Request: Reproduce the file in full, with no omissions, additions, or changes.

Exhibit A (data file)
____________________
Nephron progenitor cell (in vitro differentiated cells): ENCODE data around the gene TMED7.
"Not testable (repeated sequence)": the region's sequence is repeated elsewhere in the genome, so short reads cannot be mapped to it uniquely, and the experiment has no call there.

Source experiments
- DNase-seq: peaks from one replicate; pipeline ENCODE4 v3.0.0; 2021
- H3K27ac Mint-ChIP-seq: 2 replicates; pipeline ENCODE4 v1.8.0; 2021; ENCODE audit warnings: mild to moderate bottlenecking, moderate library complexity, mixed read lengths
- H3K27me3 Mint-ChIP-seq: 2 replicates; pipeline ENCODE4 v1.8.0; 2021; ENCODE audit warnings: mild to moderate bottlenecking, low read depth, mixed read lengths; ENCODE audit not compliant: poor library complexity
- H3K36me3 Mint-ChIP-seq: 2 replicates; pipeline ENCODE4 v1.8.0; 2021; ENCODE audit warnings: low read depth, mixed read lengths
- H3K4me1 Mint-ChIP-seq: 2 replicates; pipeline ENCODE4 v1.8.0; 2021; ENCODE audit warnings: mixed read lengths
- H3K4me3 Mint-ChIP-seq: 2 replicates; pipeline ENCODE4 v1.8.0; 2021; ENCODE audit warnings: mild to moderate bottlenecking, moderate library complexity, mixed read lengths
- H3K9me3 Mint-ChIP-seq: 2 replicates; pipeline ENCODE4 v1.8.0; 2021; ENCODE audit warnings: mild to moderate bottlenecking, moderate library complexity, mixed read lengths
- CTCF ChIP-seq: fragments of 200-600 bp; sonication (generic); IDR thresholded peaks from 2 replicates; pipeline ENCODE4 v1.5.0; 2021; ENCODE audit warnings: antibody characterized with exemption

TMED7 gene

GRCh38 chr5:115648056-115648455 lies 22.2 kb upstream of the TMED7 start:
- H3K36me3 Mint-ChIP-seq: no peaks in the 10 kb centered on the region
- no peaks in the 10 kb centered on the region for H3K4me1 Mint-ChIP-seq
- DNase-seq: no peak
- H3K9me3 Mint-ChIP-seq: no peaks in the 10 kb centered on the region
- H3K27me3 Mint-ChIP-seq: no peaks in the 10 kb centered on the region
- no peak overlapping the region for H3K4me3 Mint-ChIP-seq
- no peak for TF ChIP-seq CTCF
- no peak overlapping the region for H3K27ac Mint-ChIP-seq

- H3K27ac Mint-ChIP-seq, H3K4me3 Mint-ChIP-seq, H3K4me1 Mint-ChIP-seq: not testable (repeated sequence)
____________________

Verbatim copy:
Nephron progenitor cell (in vitro differentiated cells): ENCODE data around the gene TMED7.
"Not testable (repeated sequence)": the region's sequence is repeated elsewhere in the genome, so short reads cannot be mapped to it uniquely, and the experiment has no call there.

Source experiments
- DNase-seq: peaks from one replicate; pipeline ENCODE4 v3.0.0; 2021
- H3K27ac Mint-ChIP-seq: 2 replicates; pipeline ENCODE4 v1.8.0; 2021; ENCODE audit warnings: mild to moderate bottlenecking, moderate library complexity, mixed read lengths
- H3K27me3 Mint-ChIP-seq: 2 replicates; pipeline ENCODE4 v1.8.0; 2021; ENCODE audit warnings: mild to moderate bottlenecking, low read depth, mixed read lengths; ENCODE audit not compliant: poor library complexity
- H3K36me3 Mint-ChIP-seq: 2 replicates; pipeline ENCODE4 v1.8.0; 2021; ENCODE audit warnings: low read depth, mixed read lengths
- H3K4me1 Mint-ChIP-seq: 2 replicates; pipeline ENCODE4 v1.8.0; 2021; ENCODE audit warnings: mixed read lengths
- H3K4me3 Mint-ChIP-seq: 2 replicates; pipeline ENCODE4 v1.8.0; 2021; ENCODE audit warnings: mild to moderate bottlenecking, moderate library complexity, mixed read lengths
- H3K9me3 Mint-ChIP-seq: 2 replicates; pipeline ENCODE4 v1.8.0; 2021; ENCODE audit warnings: mild to moderate bottlenecking, moderate library complexity, mixed read lengths
- CTCF ChIP-seq: fragments of 200-600 bp; sonication (generic); IDR thresholded peaks from 2 replicates; pipeline ENCODE4 v1.5.0; 2021; ENCODE audit warnings: antibody characterized with exemption

TMED7 gene

GRCh38 chr5:115648056-115648455 lies 22.2 kb upstream of the TMED7 start:
- H3K36me3 Mint-ChIP-seq: no peaks in the 10 kb centered on the region
- no peaks in the 10 kb centered on the region for H3K4me1 Mint-ChIP-seq
- DNase-seq: no peak
- H3K9me3 Mint-ChIP-seq: no peaks in the 10 kb centered on the region
- H3K27me3 Mint-ChIP-seq: no peaks in the 10 kb centered on the region
- no peak overlapping the region for H3K4me3 Mint-ChIP-seq
- no peak for TF ChIP-seq CTCF
- no peak overlapping the region for H3K27ac Mint-ChIP-seq

- H3K27ac Mint-ChIP-seq, H3K4me3 Mint-ChIP-seq, H3K4me1 Mint-ChIP-seq: not testable (repeated sequence)